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The Raven

Alain saw the crow again. Or maybe it was a raven. He could never tell the difference. The damn bird was stalking him, though. He was certain it was always the same bird. He glared at it and it cawed.

“Get a life,” he muttered, sticking the key in the lock and opening the house door.

Another caw followed him inside the semidetached house in Greater London he shared with his mother and his uncle’s family but the bird remained outside.

He climbed the two flights of stairs to his attic room and found the bird on his windowsill. Nothing seemed to scare the damn bird away. And having just seen The Crow in cinemas, Alain didn’t know what to think. Was it carrying some dead spirit? Maybe his father’s soul was trying to contact him? Now?

“Alain!” His mother stepped into the messy bedroom with a sliding roof and the crow flew off. Not his father’s soul, then, or it would have stayed, wouldn’t it?

“How come you’re home so early? No lessons today?”

“Professor is sick,” he grumbled. “I’ll work on my project now.”

“Look at zis mess! You clean up first, zen you can play with your computer!”

She was French and still sounded French, in spite of starting to learn English at school. She would probably never get rid of her accent, in spite of marrying an Englishman.

Oui, maman.” He rolled his eyes, but started gathering his clothes spread on the floor, desk, drawers and bed.

She stared at him pointedly for a moment, then closed the door again. He heard her go down the stairs and sighed, trying to sort the dirty stuff from the clean clothes.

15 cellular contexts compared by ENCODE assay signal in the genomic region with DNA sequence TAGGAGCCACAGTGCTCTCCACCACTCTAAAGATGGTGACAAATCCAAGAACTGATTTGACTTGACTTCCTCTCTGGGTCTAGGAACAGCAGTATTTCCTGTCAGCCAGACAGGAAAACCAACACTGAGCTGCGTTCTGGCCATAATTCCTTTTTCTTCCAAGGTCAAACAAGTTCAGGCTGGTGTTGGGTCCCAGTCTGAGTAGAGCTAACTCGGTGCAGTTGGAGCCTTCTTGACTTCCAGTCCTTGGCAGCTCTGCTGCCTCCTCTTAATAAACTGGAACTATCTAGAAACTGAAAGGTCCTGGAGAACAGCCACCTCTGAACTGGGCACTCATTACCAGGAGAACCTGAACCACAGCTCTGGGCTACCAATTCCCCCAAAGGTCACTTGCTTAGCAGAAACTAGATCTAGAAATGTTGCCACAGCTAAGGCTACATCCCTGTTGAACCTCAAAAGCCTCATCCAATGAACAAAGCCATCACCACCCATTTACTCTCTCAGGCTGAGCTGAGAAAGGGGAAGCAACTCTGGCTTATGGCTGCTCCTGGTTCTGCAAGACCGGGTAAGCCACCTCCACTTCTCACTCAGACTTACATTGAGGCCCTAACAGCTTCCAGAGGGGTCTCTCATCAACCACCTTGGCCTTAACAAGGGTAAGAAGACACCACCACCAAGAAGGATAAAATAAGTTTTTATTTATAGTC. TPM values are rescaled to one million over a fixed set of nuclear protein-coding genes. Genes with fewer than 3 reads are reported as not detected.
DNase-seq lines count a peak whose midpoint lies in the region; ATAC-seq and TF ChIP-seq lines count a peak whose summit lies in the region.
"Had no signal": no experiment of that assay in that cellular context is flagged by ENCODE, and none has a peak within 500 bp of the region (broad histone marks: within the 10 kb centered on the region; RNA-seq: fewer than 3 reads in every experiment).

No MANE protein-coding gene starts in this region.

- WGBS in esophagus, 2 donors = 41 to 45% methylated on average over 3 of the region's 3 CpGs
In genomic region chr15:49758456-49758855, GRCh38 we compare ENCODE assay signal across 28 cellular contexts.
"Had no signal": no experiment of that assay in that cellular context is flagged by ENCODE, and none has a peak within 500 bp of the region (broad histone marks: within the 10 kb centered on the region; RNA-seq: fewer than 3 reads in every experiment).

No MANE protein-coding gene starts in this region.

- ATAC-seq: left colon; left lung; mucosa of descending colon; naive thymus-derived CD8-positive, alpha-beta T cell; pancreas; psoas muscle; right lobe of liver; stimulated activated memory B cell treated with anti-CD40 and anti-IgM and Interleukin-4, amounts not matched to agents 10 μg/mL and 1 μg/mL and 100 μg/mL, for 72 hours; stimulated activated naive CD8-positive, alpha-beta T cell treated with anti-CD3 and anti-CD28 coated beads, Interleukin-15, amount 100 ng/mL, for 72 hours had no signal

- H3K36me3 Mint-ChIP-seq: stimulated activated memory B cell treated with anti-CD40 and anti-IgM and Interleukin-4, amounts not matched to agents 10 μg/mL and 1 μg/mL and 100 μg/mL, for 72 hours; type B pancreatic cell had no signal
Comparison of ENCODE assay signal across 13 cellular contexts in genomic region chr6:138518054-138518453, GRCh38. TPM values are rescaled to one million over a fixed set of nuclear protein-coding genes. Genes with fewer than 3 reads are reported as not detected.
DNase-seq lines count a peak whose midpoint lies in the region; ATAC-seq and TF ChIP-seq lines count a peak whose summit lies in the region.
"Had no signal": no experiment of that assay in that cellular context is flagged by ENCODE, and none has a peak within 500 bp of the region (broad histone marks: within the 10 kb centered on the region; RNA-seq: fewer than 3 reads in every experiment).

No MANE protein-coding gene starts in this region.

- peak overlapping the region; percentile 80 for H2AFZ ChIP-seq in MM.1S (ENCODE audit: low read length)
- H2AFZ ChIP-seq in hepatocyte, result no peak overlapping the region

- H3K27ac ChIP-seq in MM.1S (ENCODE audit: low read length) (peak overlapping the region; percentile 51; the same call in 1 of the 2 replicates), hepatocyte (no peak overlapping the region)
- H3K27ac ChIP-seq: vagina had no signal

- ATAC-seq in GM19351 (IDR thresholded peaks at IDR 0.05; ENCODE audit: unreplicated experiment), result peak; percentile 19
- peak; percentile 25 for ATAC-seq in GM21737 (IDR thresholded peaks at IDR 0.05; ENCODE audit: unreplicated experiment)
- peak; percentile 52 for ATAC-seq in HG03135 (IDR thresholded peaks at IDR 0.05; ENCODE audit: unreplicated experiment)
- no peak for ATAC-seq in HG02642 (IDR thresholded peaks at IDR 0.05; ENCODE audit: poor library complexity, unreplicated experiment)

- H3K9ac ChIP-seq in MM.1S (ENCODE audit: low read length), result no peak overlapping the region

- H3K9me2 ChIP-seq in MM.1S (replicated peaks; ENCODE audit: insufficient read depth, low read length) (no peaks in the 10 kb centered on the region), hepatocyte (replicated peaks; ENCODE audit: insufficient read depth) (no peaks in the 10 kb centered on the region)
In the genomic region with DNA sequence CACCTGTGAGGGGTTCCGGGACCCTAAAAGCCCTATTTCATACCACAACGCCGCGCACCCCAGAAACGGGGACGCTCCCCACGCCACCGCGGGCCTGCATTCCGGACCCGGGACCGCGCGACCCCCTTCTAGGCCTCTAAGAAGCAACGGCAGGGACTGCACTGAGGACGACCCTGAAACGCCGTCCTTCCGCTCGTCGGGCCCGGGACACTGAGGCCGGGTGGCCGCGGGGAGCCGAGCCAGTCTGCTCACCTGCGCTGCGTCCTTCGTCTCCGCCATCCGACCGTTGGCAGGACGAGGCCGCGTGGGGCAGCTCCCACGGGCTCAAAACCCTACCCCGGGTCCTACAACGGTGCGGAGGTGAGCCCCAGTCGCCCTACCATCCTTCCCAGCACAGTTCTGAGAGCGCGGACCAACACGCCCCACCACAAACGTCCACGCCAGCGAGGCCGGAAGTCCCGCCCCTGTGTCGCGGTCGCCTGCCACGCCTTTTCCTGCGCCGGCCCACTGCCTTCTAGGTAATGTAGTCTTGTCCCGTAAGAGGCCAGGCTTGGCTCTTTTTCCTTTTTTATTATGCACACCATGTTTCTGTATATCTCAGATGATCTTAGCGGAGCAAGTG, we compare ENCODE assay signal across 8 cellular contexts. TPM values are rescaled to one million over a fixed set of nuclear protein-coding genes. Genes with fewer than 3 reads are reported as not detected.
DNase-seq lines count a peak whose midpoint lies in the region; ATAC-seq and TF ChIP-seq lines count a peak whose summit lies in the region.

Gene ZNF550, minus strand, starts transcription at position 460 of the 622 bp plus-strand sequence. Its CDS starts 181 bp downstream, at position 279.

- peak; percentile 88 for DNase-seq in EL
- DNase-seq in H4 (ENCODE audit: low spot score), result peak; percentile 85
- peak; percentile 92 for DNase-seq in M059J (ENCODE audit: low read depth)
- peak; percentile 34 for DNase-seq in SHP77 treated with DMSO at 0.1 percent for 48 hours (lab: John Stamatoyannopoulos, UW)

Alain was born in Paris, but when his father had passed away too early, his distraught mother had taken him to London. She didn’t have any family left, but she got along very well with her sister-in-law Julie who had welcomed her and “the boy” to their home.

Alain hadn’t been happy with the move, but he was only thirteen at the time and already struggling with school. Now, seven years later, he had settled into a lonely routine and hadn’t made any new friends. His mother had given up on that.

They said he was dyslexic. That he had “attention deficit hyperactivity disorder” as well as significant difficulties in social interaction and nonverbal communication, along with restricted and repetitive patterns of behavior and interests. They called it Asperger Syndrome.

He didn’t care what they said. He was a computer genius. He simply did what he liked to do and couldn’t be bothered with the rest.

He knew he was actually quite handsome, but his awkwardness came out as soon as a girl – or a boy – talked to him. So he didn’t date, went to the movies alone or with his cousins, and was building his own video game on his personal computer. His cousins affectionately called him Little Hacker, and they knew when to stay away from him.

When he plunged into programming, he forgot everything. After sorta kinda cleaning up the room, he sat at his desk and switched on the desktop and monitor. He skipped lunch and was startled when his mother came in and switched on the light in his room. He hadn’t realized night had fallen.

“Will you come down for dinner?” she asked, caressing his short hair.

He squirmed. He didn’t like to be touched, but Maman was Maman.

Oui, maman,” he said obediently, saving what he was doing before switching off the computer and monitor.

He was bilingual as much as his cousins – nineteen-year-old Lucy and fifteen-year-old Nick – but the adults in the family definitely sounded from the country where they’d been born in.

Alain found his mind drifting off, the adult’s conversations bored him – until his cousins began to talk about films. Nick was always happy to go with his elder cousin, so they spent a moment remembering Ace Ventura: Pet Detective.

Lucy rolled her eyes, finding the conversation not to her taste.

“You know that new Mel Gibson film is out – Maverick. Maybe we could go see that?” she suggested.